Hunger wears many faces and the variety and versatility of hunger is as incredible as it is voluminous. The word “hunger” immediately links us to biological and physical hunger for food which is a real problem for millions of people across the world. But there is a strong emotional meaning attached to the word “hunger.” It ranges from “hunger for fame”, “hunger for sex”, “hunger for power”, “hunger for money and wealth” to its many variants. But hunger as an art form according to some ‘artists’ whose metabolism enables them to remain entirely without food for many days is very different. It may be a tragic irony and a bad joke among the impoverished made to starve.

Versatile actor-filmmaker Kamaleswar Mukherjee who does not stick to any rigid genres has made a film called The Hunger Artist. How can hunger be a form of art? It was at one time. History informs us that Hunger Artists were performers, common in Europe and America in the 18th, 19th and early 20th century who starved themselves for extended periods of time for the amusement of a paying audience. The phenomenon is first recorded in the 17th century and saw its heyday in the 1880s. Hunger artists were almost always male, travelled from city to city and performed widely advertised fasts of up to 40 days. Several hunger artists were found to have cheated during their performances.

Inspired by this strange form of “performing art” noted author Franz Kafka wrote a short story named The Hunger Artist in 1922. Kafka himself emphasized that the hunger artist’s alienation was largely by his own design, because he began fasting not for artistic purposes but because he couldn’t find anything he liked to eat. He gleaned details for his story from the obscure real-life phenomenon of professional fasting, a popular form of entertainment in his time.

“I was strongly inspired to make a film on The Hunger Artist by Kafka many years ago. But it took time to materialise and now I have managed to make a film on it,” informs Kamaleswar, adding, “The story is universal, satirical and metaphorical and today, has a reference to the lives of modern-day artistes surviving in today’s market economy. The film is a critique of the put-on cultural milieu set by the exploitative market.” Rather than exploring the politics of hunger, the film tries to establish a link between hunger and art, the two blending to become an expression within the same man who is convinced that he is a “hunger artist.”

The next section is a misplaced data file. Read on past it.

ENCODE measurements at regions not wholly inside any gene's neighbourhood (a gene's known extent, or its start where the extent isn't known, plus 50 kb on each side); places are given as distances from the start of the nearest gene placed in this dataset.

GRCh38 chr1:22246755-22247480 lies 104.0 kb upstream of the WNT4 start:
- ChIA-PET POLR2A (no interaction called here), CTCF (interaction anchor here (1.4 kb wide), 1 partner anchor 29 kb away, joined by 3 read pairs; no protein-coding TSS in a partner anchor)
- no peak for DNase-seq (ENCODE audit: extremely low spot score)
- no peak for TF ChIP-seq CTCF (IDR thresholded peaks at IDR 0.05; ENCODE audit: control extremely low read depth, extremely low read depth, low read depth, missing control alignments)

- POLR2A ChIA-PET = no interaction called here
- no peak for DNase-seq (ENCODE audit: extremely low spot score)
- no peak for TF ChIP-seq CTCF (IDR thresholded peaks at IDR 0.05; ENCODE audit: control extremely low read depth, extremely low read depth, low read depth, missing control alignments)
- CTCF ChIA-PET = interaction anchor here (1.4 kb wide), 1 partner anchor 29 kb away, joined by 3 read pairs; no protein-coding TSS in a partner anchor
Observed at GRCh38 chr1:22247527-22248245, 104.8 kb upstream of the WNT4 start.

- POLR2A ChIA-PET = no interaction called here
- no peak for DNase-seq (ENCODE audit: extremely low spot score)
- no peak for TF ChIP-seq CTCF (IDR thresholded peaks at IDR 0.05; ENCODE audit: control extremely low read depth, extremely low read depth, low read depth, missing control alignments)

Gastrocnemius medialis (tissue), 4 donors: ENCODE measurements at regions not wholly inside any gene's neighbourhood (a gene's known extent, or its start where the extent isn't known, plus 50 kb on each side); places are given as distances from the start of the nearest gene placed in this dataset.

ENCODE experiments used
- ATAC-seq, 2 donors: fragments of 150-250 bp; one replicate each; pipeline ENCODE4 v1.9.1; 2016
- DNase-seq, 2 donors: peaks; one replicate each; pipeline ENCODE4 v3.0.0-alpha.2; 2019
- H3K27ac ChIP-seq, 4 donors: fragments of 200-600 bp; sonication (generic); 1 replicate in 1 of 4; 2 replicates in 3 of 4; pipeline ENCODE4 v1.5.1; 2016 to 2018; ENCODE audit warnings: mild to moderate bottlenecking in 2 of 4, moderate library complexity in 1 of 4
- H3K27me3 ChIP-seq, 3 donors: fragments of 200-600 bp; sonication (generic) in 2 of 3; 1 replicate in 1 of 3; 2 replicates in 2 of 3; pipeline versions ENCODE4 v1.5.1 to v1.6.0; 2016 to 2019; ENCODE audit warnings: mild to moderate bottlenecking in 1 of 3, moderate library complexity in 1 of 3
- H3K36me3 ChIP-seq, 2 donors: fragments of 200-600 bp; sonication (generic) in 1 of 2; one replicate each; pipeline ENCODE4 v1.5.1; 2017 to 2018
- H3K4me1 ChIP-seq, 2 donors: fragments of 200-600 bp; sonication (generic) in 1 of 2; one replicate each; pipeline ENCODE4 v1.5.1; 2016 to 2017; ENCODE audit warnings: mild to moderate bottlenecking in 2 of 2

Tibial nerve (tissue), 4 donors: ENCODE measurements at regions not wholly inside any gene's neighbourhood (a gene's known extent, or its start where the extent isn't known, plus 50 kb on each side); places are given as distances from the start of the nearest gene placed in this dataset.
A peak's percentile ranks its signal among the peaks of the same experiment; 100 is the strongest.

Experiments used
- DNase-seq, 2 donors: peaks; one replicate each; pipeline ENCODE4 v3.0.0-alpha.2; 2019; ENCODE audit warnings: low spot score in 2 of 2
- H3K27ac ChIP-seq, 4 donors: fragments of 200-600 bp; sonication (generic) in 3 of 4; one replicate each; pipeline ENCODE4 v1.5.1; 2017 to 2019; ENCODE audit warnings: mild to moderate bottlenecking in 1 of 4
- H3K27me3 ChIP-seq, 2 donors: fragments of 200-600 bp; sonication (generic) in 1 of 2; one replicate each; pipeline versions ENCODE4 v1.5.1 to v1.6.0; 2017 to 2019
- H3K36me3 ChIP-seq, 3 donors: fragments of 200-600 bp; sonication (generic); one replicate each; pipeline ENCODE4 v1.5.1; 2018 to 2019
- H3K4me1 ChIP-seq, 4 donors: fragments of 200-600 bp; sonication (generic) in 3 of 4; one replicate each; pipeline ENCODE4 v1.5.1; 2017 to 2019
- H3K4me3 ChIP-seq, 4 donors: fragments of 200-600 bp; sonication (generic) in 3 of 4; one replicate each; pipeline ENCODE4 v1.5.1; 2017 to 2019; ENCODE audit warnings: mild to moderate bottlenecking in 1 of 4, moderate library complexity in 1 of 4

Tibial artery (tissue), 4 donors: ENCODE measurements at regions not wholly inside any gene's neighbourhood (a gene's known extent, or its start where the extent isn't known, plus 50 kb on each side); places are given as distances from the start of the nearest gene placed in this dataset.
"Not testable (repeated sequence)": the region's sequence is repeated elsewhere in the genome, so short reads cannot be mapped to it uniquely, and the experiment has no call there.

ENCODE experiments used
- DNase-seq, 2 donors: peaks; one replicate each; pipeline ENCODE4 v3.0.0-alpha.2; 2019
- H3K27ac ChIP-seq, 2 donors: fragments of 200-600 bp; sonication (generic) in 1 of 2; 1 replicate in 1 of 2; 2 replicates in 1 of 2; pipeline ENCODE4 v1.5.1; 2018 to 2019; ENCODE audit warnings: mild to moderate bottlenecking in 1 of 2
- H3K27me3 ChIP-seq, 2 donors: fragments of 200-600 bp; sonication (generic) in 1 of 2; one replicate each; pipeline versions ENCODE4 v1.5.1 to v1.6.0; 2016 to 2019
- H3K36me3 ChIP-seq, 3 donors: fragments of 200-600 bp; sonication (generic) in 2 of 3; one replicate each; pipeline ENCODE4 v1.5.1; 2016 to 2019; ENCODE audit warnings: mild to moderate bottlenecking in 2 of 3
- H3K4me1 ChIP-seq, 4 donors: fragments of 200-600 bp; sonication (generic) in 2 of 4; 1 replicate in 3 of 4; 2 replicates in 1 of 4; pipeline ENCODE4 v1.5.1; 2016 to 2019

The film opens with a voice-over by Ghana, an impresario who introduces the protagonist of the film Bhuto with a plethora of information of his fasting for any and every publicly announced, “cause” that sparks his anger. Bhuto’s ability to withdraw completely from food for indeterminate spans of time for global, manmade disasters such as fasting for two days when Israel bombed Palestine, or, for five days when Boko Haram attacked Nigerians, or, for seven days when NATO invaded Libya which, Ghana suggests, underscores that Bhuto is born with a metabolic miracle that gives him the capacity for remaining without food for any number of days.

When Bhuto says that his hunger strikes did nothing to improve the conditions of victims he withdrew from food for, Ghana, who has only business in mind, convinces that Bhuto’s gift of withstanding hunger is actually an art and that he can become a performing hunger artist and win fame, money and power.